You Don’t Need a New You for the New Year

If you have been frustrated that “Lessons Learned” is not loading fast enough on your iPhone, it’s not my fault. The Uber Powerful Wizards of Technology, see also Apple, recently confessed they were deliberately slowing down our “old” iPhones. This announcement seems tonally appropriate for the time of year where we all take a harsh look at who we are and what we did over the past 365 days to make resolutions to be a newer, better, smarter version of ourselves when the clock strikes midnight on December 31. Umm…why?

The calendar gives us several excuses to create a brand new you: the Jewish New Year, birthdays, or my favorite, the beginning of the school year. Somehow New Year’s Eve cornered the market with the invention of New Year’s Eve resolutions. But, it is just a gimmick capitalized upon by gyms, weight loss programs, the vitamin and supplement industry, and well-intentioned Jewish mothers. Resolutions are a premium form of self-shaming. You spend valuable psychological and emotional energy asking yourself, “What did I do wrong that I need to change RIGHT NOW?” Save your energy for dealing with your kids who are STILL on winter vacation. If someone could make up resolutions, I thought I would invent my own New Year’s term, “the resolution cycle”.

It’s a Vicious Cycle

A perfect example of the “resolution cycle”

The “resolution cycle” starts with a time period of emotional self-flogging, harshly judging yourself for a series of decisions you have made. Then, a boost of optimism! This year will get different! With a tweak of your attitude here and some changes to your outward appearance there, you will be much happier in the days to come. It all ends when life does its thing and lands you on a chute instead of a ladder causing you to run back to the old you who knows how to survive those events. This cycle is the reason I prefer not to see clients this time of year when they seemingly need help the most. Who wants to shake up your coping mechanisms, your survival skills, when you are about to spend the next few weeks back in the family jungle that made them necessary?

Good For You, Good “To-Do”
It is easy to beat yourself up regardless of the time of year. The new year should be about celebrating you and setting goals. 2018 will be your best year ever by remembering what you did in the past and setting a path for the future.

  • No task is too small to applaud: There must have been days this year when you finished the laundry without several cycles of wrinkle release. (I can’t think of those days, myself, but I have much more faith in you, my dear readers.) How about the other small victories: getting your child to complete homework without a fight, getting praise for a project completed at work, getting to enjoy a date night with your partner. These events are all worthy of a celebration. You need to remember these magical confluences of events were actually possible because of you! You figured out a new way to prioritize your time or tapped into a new source of patience. Your 2017 self had some great moments! It is that YOU, not some holiday imposed version of a new you, that will get you through the next 12 months. So, when 2018 bites you in the butt or slaps you in the face, you have the skills necessary to react like a setback is more of a tickle than a trauma.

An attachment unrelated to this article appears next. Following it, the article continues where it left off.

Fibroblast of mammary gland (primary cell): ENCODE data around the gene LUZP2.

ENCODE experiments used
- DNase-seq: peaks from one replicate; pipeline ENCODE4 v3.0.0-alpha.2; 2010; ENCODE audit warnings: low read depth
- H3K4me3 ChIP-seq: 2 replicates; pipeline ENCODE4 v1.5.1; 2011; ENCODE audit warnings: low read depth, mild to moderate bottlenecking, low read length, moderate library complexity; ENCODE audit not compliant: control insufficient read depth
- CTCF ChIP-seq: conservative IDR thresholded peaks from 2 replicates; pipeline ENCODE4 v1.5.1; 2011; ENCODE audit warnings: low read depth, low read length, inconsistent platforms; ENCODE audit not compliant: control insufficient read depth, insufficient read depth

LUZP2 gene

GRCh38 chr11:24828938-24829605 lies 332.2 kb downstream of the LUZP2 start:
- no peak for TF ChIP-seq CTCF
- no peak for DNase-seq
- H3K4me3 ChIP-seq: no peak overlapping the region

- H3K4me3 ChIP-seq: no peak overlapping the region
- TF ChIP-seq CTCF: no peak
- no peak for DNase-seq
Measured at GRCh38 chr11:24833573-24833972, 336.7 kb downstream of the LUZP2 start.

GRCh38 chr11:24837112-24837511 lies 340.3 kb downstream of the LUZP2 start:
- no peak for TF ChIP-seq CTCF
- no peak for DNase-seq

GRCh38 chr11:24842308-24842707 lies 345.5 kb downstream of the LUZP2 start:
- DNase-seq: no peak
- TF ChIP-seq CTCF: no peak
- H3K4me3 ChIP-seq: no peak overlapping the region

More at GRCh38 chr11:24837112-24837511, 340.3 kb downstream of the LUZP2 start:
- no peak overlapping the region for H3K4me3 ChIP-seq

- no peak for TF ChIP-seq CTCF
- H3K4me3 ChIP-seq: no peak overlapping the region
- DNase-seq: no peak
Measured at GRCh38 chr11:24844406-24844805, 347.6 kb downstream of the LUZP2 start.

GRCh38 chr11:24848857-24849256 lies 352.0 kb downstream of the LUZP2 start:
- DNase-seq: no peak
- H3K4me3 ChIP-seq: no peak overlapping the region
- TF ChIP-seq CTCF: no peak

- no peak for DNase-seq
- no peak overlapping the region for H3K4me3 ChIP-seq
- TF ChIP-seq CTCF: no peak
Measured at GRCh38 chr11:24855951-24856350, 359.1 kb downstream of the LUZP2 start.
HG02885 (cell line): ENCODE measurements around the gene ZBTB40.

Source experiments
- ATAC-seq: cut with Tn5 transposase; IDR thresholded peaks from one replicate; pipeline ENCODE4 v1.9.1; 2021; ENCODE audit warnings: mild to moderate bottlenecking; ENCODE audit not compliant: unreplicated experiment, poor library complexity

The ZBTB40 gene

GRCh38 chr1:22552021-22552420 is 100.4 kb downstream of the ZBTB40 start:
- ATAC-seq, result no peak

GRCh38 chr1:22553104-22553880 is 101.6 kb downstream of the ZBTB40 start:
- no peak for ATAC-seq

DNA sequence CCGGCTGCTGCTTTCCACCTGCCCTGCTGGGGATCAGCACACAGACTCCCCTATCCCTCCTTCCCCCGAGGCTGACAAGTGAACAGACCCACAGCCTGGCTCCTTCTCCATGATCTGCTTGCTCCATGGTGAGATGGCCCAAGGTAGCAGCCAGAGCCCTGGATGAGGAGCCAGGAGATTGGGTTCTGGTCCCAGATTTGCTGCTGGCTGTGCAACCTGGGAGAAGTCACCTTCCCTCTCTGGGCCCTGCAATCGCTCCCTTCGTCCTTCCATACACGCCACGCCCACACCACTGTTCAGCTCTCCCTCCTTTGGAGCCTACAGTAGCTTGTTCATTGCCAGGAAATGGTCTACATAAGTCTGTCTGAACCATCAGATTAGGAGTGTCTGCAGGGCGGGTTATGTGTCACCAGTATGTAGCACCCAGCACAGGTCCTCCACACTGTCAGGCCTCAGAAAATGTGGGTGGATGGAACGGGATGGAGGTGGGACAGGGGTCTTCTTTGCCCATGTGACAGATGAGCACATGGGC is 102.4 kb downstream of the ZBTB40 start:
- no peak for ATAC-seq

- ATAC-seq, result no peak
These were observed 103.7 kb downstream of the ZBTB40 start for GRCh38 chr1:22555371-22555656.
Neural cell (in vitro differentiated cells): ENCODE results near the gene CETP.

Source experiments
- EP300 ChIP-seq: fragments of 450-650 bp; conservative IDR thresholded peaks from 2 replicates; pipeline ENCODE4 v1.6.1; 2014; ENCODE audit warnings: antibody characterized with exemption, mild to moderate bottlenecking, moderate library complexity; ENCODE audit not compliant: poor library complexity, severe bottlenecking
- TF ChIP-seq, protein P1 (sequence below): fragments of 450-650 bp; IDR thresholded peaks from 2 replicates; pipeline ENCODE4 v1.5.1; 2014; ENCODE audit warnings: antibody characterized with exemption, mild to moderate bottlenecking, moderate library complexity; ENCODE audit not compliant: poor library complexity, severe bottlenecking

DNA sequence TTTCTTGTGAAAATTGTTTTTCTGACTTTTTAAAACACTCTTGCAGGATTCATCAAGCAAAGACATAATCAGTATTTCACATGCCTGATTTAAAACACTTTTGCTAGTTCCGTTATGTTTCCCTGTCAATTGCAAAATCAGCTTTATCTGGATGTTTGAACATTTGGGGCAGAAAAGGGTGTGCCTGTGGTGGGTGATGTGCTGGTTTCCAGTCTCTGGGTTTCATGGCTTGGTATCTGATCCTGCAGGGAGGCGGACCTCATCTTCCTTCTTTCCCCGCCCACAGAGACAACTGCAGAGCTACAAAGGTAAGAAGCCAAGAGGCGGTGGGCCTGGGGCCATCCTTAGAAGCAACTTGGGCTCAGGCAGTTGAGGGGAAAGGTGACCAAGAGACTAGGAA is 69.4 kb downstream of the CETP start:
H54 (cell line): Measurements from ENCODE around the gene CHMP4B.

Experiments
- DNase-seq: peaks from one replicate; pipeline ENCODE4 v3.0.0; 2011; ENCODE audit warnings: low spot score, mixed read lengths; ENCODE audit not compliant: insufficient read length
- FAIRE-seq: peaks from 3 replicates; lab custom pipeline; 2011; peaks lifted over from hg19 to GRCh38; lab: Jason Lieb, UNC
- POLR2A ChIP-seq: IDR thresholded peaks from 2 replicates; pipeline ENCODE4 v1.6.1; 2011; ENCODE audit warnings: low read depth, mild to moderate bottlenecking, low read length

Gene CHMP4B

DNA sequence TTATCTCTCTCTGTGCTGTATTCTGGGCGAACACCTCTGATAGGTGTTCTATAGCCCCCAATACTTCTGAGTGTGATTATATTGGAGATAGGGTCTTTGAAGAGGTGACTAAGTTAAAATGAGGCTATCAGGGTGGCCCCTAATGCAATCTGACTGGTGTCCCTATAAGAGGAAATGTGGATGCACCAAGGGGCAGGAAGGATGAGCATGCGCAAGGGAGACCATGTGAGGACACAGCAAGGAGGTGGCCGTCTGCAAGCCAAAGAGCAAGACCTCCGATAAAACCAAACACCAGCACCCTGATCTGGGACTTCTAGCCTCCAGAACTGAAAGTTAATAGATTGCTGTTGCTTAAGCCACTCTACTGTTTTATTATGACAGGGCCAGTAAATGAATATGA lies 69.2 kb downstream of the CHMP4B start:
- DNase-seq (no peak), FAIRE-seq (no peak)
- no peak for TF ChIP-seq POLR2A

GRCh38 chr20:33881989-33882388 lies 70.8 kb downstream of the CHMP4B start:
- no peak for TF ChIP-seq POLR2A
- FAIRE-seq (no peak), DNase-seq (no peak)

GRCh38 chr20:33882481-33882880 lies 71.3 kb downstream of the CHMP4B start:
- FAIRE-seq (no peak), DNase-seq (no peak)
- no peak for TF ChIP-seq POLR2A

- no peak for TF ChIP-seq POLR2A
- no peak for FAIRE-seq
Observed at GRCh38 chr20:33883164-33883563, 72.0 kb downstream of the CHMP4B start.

• Vegetables aren’t the only things to finish: Our parents never had to succumb to hiding vegetables in desserts. They simply gave us a choice, eat your vegetables or you don’t get your reward (dessert). While rewinding your internal home videos to applaud yourself, make a note about things that you started but didn’t finish. I’m not talking about things you never started, like past years’ resolutions that are on your internal “Empty and Broken Promises” shelf.
    I love Reader’s Digest! This gem is entitled, “I will be happy next year if I can…”

    I mean the books you started to categorize and alphabetize but didn’t make it past the first cube in your bookshelf. (Come on, that can’t just be me…) I mean the photos you started to organize in your computer and send to Walgreens or Shutterfly to print but still have your son’s diaper free lap around the kitchen amidst his first day of kindergarten picture. Then, choose which one or two to complete in the upcoming year. Like our beloved iPhone batteries that are drained by background apps, we are drained by the anxiety produced by unfinished tasks. (It’s also a great cheat for next year’s “‘Atta Girl” list.)

Spark Note Summary

We know we should say, “I Love You” as often as possible instead of waiting for Valentine’s Day. Well, we don’t need to wait until New Year’s for healthy introspection. Like switching lanes in traffic, change is never easy and not always good. Change needs to start from a place of strength and proceed in baby steps. Sometimes that even means looking back in order to plan how to move forward. You know, just like how I’m going to have make sure to back up my old iPhone before giving into my husband’s resolution to get the new one.

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Amy Slutzky

This blog is about incorporating practical mental health boosters in your everyday routine. I am a wife, mother, sister…I am a counselor, teacher, advocate…I am a sci-fi geek, a public goofball, a faux Top Chef…I can attach dozens of labels to myself; so can you. My life is both unique and common. Read these blogs to make your life a little easier and your mental health a little stronger based on the lessons I have learned.

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